Wednesday, February 10, 2010

Horse Hoof Care – Foreign Objects in the Hoof

I said in a previous post that sometimes I do not always clean out my horses’ hooves before riding them. I still check the hoof to ensure there is no foreign object in the hoof that has or can cause damage and lame the horse up and to ensure that if that horse is shod (has horseshoes) that they are still on securely.

From time to time when on the trail, especially in the Mountainous or rocky areas, your horse will pickup a rock wedged in the cleft of the frog or may get a sharp object, such as a mesquite thorn or even a nail, stuck into the frog or sole.

Rocks stuck in the hoof, upon repeated hoof strikes on the ground, can cause a bruise to the sole making the horse ouchy or even lame him up with a severe bruise – which we call stone bruises.

I ride mainly in desert areas with a high amount of spiny plant such as various cactus and mesquite bushes - lots of possibilities to get spines into Horse Hooves. Penetrations into hoof soles or frogs is much more serious than a stone bruise as an infection can set in. Sometimes the object breaks off, the sole or frog closes over penetration site and you never know that it occurred. Then suddenly your horse is lame for a few days to a month or even more. You can’t figure it out and weeks or months go by then the object comes out near the coronet band (where the beginnings of the hoof meet the hair on the leg).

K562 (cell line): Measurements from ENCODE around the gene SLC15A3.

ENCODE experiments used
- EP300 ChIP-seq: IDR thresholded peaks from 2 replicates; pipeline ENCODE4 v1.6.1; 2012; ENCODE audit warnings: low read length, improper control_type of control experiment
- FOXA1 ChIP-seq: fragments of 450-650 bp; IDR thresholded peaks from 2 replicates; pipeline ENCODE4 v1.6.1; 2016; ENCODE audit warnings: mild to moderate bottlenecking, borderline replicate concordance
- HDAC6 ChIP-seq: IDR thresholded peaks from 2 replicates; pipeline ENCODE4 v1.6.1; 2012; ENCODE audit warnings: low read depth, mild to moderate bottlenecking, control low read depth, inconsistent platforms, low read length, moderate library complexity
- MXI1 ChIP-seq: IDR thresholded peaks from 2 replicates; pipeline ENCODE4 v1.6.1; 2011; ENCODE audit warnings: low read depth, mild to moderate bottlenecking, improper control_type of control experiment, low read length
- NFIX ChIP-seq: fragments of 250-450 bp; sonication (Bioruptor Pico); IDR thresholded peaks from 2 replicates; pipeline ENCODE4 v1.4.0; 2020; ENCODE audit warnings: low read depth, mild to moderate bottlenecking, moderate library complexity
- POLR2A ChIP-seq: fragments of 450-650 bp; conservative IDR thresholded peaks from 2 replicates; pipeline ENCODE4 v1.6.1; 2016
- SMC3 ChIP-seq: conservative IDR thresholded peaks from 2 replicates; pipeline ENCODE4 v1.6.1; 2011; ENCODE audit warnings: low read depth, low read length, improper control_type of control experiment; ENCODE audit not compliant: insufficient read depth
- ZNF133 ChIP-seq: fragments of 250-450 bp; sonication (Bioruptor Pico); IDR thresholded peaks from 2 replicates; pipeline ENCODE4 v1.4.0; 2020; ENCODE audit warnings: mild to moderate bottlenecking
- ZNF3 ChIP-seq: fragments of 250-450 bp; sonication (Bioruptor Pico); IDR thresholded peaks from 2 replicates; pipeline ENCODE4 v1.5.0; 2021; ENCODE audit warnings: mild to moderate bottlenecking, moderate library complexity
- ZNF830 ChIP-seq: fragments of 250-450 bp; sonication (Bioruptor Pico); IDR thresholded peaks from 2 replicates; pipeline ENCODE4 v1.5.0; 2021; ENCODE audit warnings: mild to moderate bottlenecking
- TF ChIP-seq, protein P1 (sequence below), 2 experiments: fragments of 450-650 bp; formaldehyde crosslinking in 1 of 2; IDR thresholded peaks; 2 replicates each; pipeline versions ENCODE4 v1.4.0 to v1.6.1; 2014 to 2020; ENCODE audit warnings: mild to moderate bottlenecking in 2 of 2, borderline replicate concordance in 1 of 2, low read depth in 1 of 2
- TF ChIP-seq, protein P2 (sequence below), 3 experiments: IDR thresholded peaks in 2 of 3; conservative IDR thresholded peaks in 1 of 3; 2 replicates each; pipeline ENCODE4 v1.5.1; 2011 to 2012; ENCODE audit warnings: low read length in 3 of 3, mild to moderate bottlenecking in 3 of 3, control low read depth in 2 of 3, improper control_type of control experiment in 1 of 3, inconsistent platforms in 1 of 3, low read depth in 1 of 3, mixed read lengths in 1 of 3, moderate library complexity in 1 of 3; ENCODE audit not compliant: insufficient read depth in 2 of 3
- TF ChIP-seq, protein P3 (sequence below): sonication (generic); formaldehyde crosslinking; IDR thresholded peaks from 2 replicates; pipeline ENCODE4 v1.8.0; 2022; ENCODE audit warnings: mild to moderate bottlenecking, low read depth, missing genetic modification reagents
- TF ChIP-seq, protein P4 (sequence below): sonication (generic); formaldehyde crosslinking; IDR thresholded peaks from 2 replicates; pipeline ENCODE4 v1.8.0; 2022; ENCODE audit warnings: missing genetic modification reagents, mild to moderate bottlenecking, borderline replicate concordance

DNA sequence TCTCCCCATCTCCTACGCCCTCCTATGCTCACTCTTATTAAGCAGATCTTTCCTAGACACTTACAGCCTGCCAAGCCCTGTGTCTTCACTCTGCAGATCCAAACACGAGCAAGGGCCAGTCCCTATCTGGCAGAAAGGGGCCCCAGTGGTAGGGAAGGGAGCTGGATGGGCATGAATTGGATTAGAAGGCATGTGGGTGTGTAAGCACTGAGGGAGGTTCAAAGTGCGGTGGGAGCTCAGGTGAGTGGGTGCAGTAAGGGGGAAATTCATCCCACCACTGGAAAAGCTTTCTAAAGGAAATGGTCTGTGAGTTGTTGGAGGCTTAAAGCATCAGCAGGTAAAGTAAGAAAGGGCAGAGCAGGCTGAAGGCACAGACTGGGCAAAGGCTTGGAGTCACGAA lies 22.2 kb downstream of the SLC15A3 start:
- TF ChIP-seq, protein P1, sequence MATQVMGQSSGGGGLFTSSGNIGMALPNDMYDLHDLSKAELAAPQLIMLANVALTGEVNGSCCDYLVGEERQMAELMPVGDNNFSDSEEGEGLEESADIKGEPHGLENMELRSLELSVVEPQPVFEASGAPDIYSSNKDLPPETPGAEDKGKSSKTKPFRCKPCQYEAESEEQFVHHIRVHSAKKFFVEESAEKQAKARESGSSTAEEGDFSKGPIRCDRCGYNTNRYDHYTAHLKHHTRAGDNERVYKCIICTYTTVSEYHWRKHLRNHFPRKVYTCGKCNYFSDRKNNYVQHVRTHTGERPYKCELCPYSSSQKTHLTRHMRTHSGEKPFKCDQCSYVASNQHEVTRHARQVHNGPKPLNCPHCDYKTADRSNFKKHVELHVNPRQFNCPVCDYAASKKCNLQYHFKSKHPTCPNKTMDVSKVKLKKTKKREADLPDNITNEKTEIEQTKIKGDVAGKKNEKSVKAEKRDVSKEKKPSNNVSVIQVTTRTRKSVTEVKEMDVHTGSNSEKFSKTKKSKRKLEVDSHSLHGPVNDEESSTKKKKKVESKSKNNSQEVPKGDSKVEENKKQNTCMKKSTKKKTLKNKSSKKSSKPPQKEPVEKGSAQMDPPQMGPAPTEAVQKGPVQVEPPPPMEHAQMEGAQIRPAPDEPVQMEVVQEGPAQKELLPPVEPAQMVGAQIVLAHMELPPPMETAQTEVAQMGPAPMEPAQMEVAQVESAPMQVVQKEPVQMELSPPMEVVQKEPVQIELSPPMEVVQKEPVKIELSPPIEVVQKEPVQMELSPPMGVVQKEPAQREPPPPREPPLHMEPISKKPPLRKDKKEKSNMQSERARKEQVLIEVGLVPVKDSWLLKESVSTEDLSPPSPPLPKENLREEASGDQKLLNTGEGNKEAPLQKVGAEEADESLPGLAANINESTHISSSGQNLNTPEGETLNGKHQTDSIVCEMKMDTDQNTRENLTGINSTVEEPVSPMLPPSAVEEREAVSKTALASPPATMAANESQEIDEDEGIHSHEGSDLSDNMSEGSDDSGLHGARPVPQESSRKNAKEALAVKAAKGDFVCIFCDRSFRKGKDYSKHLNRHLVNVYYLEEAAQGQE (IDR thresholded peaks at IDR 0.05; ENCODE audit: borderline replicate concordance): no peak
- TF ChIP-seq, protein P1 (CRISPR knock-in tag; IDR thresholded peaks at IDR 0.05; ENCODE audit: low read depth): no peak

Sometimes your shoer will see evidence of a penetration and can dig it out allow the infection to be exposed and you can draw it out using Epson Salts. Best way to use Epson Salts if your horse won’t stand in a bucket of water and Epson Salts is to pack a dripping wet poultice with Epson Salts and place on the hoof covering with a hoof boot.

When on horse back you can usually feel a change in the horse’s gait, clueing you to a possible object stuck in the hoof.

The top picture shows a small rock lodged into the Cleft of the Frog. Sometimes if you are riding in pairs, your partner can look at the hoof of your horse as it comes off the ground to see if it picked up a rock or other object.

The middle picture is a large rock my horse picked up when I was patrolling some mountains looking for poachers. I had to use my knife and another flat rock to act as pry bars to get this rock out as it was lodged very tightly between the inside bars of the shoe. I immediately felt this so my horse did not progress in this condition.

The bottom picture shows a mesquite thorn penetrating the frog. It didn’t penetrate very far and I was able to remove it intact and continue my ride.

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